At its Sunday service, friends and members of the 390-member Emerson congregation contributed $10,000 to help with relief efforts. “That was very heartening,” said Edmiston-Lange. “But it’s not surprising. The scenes from New Orleans have been so utterly graphic.” He said a number of UUs from New Orleans attended the service and they seemed “pretty much shell-shocked.” The church has been designated as the site where New Orleans residents go for free counseling.
The Houston faith community has been issued a challenge, said the Rev. Jose Ballester, minister of the 504-member First Unitarian Universalist Church.
“Are we up to this?” he asked. “We are going to be living our values and we are definitely up to this. When the first refugees began arriving Thursday morning people started calling us asking what they could do.”
“All of the shelters here are full,” Ballester said. “And a lot of the churches. We’re going to be opening our homes as local housing for some refugees and for volunteers who come from outside the area to help. And some of our people will be working in other shelters, as well. It’s going to be an incredible amount of work. We are preparing to do this for months.”
There will be grief counseling teams, Ballester said, and retired teachers are being sought to help children. The UU congregations have also made it known that they will serve the gay, lesbian, bisexual, and transgender community of New Orleans.
The Rev. Marta Valentin, the newly settled minister of First Unitarian Universalist Church of New Orleans, remains in Texas, communicating with her congregation by phone and e-mail. She found her house on a satellite photo this week and confirmed that it is flooded. The church likely is too, but it was obscured by a cloud on the photo, she said.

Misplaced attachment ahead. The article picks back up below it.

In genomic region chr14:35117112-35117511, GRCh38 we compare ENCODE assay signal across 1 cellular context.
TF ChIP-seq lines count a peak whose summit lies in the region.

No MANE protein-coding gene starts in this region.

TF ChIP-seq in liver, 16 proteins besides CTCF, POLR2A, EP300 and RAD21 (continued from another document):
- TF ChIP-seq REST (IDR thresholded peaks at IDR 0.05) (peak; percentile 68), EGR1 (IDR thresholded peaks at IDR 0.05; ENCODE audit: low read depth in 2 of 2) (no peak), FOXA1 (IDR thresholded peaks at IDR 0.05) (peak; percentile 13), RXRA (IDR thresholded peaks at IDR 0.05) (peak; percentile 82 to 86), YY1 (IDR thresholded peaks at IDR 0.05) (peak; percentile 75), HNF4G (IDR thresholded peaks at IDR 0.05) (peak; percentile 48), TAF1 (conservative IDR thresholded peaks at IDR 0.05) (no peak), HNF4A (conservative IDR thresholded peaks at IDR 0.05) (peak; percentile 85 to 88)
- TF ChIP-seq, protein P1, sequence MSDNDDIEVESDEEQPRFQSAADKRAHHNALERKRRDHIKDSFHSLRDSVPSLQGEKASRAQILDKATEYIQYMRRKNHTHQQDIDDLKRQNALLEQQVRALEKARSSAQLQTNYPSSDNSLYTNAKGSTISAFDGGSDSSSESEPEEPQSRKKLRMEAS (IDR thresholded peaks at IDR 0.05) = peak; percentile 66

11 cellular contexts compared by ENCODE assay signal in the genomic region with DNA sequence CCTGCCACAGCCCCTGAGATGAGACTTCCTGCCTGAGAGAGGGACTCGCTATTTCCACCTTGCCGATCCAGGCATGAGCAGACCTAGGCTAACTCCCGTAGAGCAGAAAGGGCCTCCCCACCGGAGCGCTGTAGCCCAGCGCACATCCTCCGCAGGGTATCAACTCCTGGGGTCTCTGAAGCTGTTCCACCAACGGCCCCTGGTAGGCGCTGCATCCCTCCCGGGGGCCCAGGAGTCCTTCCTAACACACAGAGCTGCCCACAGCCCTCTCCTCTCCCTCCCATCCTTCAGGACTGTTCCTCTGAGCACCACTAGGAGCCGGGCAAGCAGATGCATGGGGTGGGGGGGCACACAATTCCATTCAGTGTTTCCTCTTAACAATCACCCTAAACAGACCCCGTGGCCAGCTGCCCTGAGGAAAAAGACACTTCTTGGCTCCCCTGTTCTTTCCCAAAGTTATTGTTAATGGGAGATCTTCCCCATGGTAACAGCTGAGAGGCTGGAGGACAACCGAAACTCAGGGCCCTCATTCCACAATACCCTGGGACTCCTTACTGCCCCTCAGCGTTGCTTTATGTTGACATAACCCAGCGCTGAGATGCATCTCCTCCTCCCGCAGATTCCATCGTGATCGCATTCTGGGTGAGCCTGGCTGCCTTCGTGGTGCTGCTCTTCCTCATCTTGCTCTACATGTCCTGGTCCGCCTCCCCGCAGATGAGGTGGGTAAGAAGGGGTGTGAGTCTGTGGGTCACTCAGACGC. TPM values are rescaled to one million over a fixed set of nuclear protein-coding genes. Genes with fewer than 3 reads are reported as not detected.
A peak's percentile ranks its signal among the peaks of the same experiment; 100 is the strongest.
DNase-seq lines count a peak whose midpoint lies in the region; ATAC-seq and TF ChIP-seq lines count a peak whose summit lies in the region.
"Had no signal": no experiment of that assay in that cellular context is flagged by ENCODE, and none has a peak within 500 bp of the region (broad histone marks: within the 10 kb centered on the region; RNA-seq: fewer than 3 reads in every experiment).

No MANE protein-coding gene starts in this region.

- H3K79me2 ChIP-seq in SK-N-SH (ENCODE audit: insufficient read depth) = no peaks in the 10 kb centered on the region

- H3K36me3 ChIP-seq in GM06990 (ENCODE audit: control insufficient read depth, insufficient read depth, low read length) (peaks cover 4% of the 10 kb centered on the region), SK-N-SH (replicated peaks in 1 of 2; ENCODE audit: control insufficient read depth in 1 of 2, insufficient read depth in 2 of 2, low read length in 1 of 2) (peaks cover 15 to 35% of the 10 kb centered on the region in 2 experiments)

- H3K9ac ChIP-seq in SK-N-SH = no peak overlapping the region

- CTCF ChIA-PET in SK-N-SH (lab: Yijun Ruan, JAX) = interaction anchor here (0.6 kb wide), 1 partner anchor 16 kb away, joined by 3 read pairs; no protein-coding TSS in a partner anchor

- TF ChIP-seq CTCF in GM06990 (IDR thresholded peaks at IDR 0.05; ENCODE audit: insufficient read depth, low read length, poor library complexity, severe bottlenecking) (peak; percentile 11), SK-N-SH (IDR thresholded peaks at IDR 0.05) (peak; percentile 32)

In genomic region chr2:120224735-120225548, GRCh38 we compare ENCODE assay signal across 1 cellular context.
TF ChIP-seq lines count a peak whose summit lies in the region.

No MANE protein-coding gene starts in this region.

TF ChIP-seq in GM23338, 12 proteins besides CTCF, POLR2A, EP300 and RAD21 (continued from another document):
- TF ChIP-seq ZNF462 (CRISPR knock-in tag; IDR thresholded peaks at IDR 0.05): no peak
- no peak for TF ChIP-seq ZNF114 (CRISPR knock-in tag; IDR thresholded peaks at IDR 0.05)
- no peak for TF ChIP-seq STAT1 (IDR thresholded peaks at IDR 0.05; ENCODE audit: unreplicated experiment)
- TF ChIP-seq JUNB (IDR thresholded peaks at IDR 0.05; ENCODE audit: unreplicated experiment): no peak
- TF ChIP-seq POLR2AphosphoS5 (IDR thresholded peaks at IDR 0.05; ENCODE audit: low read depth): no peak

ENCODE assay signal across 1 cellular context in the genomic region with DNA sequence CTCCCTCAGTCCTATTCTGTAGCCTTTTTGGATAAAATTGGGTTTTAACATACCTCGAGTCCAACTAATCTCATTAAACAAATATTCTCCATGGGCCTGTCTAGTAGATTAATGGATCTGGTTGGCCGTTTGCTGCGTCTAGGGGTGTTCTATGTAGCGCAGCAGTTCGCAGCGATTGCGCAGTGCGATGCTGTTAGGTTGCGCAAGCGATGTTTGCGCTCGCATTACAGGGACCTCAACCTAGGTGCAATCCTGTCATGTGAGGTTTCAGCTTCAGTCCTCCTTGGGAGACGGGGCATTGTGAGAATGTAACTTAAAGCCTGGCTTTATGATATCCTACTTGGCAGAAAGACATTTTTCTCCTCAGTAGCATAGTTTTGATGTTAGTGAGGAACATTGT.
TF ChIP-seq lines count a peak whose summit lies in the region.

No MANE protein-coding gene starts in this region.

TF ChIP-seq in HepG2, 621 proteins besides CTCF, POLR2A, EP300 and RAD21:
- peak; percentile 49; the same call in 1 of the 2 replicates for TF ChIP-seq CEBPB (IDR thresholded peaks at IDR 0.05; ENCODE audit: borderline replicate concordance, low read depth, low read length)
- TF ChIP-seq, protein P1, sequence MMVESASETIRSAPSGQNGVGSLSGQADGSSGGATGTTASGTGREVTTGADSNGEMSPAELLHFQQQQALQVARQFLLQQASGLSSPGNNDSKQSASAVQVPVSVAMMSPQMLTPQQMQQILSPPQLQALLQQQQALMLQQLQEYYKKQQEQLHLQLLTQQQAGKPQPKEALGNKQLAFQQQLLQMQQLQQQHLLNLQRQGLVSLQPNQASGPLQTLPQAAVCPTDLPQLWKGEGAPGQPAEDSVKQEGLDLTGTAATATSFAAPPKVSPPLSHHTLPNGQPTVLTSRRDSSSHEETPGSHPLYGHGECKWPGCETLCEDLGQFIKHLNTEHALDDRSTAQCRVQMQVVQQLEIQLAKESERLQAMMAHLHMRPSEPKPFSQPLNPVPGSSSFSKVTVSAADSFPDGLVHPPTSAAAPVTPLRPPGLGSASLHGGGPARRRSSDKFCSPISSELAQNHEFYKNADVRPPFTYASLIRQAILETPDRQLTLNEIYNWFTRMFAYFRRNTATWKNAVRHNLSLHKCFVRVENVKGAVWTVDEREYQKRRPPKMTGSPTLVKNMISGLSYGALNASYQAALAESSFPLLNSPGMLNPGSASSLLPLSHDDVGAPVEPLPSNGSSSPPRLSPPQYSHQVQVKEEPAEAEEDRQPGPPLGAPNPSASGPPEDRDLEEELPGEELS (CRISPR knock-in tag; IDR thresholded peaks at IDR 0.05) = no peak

“I’ve found about half my members,” she said. She was especially gratified to find the oldest member, a 92-year-old man who is hospitalized. “There’s not a lot that people can do yet for our church,” she said, but “I want to thank people for their many offers of help.”
The Rev. James VanderWeele, minister of Community Church Unitarian Universalist in New Orleans, which is believed to be heavily damaged, said his congregation was spread out across the country.
“So much of the future is absolutely unknown,” he wrote in an e-mail to a supporter. “My hope is to return to New Orleans, but I do not know when.”
VanderWeele, like Sinkford, expressed hope that positive social change might come out of the disaster, and the government’s relief paralysis.
“We hope Unitarian Universalists, from throughout our country, will address the need for governmental participation in addressing income disparities in this country,” he wrote, “especially to offer a variety of economic, medical, and educational opportunities to those who have been dispossessed, as the privileged take delight in rising corporate profits, and tax rebates. Something must change, actually many things must change. Can we, as citizens, demand a different approach, an attitude of assistance, a compassionate and caring institution of our government? Might it be possible for us to change the meaning of ‘Homeland Security’?”
Edmiston-Lange echoed the frustration—and anger. “I find myself waking up in the middle of the night,” he said. “I get up and walk around the house screaming quietly to myself. I wish I didn’t feel so much anger about things that could have been done by governments, but weren’t.”
People who want to support Unitarian Universalist relief efforts are asked to visit uua.org for information. The UUA-UUSC Gulf Coast Relief Fund will be used to support UU congregations and their ministries as well as the communities in which they are located. Before sending packages to Baton Rouge or Houston congregations, please check with them.
- Make a Donation to the UUA-UUSC Gulf Coast Relief Fund. Donations will provide disaster relief to marginalized people through Unitarian Universalist ministries in the region affected by Hurricane Katrina. (UUA.org)
- UUA Responses and Resources. Resources for families and children; links to district Web sites; statement from the UU Trauma Response Ministry. (UUA.org)